The Salteens Brevity is the Soul of Pop

The Salteens Brevity is the Soul of Pop
By definition, pop should be short, sweet, and ideally a bit sharp. The Salteens, a three-year-old Vancouver trio, take these three tenets of pop to heart. Their smart and charming debut album, Short-Term Memories, features ten songs in under half an hour, featuring sugary pop clichés brought to new life by a powerhouse rhythm section and the enthusiastic sense of discovery that only a youthful band can bring to an old genre. Like their rock compatriots the Local Rabbits (but without the guitar solos), the Salteens take everything ridiculous about their chosen genre and take it very seriously, resulting in a shamelessly joyous combustion.
“We all agree on short and sweet,” says bassist Megan Bradfield, speaking on behalf of songwriter Scott L.D. Walker and drummer Dion Willis. “It wasn’t really on purpose. We’re not really a band for jamming. The band I played in before never even had guitar solos. When I met Scott he had the same aesthetic I did, which is that everything has a purpose in music.”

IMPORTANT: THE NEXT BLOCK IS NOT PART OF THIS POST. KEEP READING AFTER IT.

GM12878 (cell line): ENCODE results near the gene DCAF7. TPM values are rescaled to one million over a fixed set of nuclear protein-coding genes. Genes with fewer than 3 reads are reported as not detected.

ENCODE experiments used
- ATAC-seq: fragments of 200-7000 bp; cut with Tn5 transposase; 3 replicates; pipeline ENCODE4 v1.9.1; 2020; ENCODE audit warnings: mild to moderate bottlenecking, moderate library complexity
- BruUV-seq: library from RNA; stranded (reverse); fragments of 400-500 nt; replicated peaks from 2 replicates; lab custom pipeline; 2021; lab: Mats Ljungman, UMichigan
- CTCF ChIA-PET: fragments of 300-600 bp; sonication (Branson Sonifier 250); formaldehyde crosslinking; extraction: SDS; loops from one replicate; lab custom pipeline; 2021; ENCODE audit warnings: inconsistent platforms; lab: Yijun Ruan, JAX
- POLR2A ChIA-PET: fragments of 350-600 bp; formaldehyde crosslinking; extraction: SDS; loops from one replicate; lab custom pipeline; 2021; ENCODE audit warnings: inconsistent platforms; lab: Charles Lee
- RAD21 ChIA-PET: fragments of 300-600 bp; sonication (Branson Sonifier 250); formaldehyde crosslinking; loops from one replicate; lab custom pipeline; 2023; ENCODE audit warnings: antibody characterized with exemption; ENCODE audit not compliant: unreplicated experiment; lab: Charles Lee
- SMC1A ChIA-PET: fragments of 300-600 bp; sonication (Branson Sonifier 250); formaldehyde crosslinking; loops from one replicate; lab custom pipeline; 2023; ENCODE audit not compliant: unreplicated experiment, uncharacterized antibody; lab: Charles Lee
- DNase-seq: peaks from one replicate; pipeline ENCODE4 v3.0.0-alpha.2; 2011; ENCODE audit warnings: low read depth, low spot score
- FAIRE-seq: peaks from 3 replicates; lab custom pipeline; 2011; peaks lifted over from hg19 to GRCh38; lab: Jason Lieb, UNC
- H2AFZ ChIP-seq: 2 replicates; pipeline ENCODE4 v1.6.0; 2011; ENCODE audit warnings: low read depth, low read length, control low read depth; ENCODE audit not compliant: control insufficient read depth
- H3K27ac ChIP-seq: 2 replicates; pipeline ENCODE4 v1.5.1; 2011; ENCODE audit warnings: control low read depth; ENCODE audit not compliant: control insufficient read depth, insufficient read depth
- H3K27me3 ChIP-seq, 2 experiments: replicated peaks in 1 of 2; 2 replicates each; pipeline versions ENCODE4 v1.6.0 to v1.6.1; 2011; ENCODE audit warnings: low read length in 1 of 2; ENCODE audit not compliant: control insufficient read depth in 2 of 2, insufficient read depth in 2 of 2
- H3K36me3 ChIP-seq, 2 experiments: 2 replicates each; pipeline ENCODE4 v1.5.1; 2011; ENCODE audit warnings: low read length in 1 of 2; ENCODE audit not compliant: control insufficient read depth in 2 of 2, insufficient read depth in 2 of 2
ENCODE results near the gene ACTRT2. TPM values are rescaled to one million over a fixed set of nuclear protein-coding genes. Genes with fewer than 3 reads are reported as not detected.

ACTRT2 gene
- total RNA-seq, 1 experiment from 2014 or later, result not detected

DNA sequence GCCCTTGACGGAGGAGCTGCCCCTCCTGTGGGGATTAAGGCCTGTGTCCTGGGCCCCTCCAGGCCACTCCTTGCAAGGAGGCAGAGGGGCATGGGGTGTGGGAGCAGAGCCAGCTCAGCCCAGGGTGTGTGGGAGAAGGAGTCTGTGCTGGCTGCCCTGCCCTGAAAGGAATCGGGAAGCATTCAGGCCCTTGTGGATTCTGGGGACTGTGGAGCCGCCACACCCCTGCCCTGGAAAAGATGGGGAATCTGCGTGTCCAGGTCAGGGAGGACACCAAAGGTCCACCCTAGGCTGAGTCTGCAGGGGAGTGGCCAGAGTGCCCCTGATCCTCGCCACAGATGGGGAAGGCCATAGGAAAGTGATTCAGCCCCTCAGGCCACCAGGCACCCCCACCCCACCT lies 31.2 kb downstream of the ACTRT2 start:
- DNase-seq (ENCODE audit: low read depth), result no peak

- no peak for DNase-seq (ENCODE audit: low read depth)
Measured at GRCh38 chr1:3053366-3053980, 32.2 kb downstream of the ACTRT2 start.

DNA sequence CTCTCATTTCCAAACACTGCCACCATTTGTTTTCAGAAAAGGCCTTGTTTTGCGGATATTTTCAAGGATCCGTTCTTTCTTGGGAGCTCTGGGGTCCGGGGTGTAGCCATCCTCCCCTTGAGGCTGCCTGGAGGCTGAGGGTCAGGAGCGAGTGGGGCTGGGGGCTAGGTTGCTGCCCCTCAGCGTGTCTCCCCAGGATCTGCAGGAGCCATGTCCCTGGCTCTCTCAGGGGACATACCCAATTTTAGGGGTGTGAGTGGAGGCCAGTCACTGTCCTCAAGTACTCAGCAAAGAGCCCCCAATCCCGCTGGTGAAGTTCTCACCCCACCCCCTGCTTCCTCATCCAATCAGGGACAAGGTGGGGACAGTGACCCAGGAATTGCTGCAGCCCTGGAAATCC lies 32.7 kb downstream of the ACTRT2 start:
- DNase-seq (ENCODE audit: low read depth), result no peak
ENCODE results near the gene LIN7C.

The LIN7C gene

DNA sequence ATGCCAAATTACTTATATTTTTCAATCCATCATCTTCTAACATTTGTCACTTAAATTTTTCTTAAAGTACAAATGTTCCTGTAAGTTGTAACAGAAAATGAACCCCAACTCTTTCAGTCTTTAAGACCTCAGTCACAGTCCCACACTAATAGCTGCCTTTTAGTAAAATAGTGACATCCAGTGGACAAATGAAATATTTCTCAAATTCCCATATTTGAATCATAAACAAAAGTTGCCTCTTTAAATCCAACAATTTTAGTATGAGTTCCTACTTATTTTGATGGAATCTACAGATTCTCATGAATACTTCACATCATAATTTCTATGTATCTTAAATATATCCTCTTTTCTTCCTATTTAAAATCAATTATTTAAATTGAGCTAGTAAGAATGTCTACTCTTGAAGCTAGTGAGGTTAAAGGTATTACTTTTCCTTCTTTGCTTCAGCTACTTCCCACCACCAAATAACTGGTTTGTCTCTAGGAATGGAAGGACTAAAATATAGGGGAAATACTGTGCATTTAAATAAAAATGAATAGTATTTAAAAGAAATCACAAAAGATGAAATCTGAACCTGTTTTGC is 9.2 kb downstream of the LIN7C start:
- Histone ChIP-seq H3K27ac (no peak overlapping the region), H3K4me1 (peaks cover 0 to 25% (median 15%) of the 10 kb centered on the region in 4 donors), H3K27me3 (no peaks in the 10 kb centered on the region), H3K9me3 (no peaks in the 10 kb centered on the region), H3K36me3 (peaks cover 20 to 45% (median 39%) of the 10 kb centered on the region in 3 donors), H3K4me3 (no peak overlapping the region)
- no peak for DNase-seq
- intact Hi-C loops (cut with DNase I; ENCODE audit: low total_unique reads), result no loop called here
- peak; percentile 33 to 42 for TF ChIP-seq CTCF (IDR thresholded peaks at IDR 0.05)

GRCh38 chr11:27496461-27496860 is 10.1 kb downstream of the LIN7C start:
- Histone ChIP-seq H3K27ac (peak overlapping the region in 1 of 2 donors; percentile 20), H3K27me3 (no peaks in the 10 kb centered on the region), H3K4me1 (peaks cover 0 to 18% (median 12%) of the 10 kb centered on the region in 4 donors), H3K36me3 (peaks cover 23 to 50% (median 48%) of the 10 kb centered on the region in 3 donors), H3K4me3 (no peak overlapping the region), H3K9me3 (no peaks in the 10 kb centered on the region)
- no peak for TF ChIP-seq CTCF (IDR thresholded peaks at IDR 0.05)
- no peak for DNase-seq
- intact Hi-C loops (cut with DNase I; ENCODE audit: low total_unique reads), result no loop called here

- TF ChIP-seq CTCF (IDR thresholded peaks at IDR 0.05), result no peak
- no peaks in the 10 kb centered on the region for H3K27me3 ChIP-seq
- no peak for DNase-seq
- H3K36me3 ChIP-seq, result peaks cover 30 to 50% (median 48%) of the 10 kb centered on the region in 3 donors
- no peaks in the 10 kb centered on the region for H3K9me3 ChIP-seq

Rather than just short attention spans, Bradfield bases her “short and sweet” philosophy on an admittedly odd comparison: jazz. “There are songs by Coltrane where everyone plays the same thing for a while and then solo for 100 bars. I’m a fan of someone like [Charles] Mingus, who has specific ideas for orchestration through the whole thing.”
Realising that she’s setting herself up for a pretentious comparison, the effervescent Bradfield — who wears a superhero cape on stage and punctuates her performance with well-placed rock kicks — catches herself quickly. Are you saying you’re the Mingus of pop music? “No!” she laughs. “But how many times do you go see a band and say, ‘Jesus Christ, when is this song going to be over?’ You think, ‘Wow, this is cool,’ and then they keep on doing it. We feel we have nothing more to say in our songs!”
While touring Canada a band can often be called on to play up to three sets a night, which can pose a problem. “That happened to us in Nelson, B.C.,” says Bradfield, adding that other than the band’s ever-expanding roster, there are other ways to stretch a set. “You can talk a lot, deal with technical difficulties… thankfully, Scott’s notorious for breaking strings.”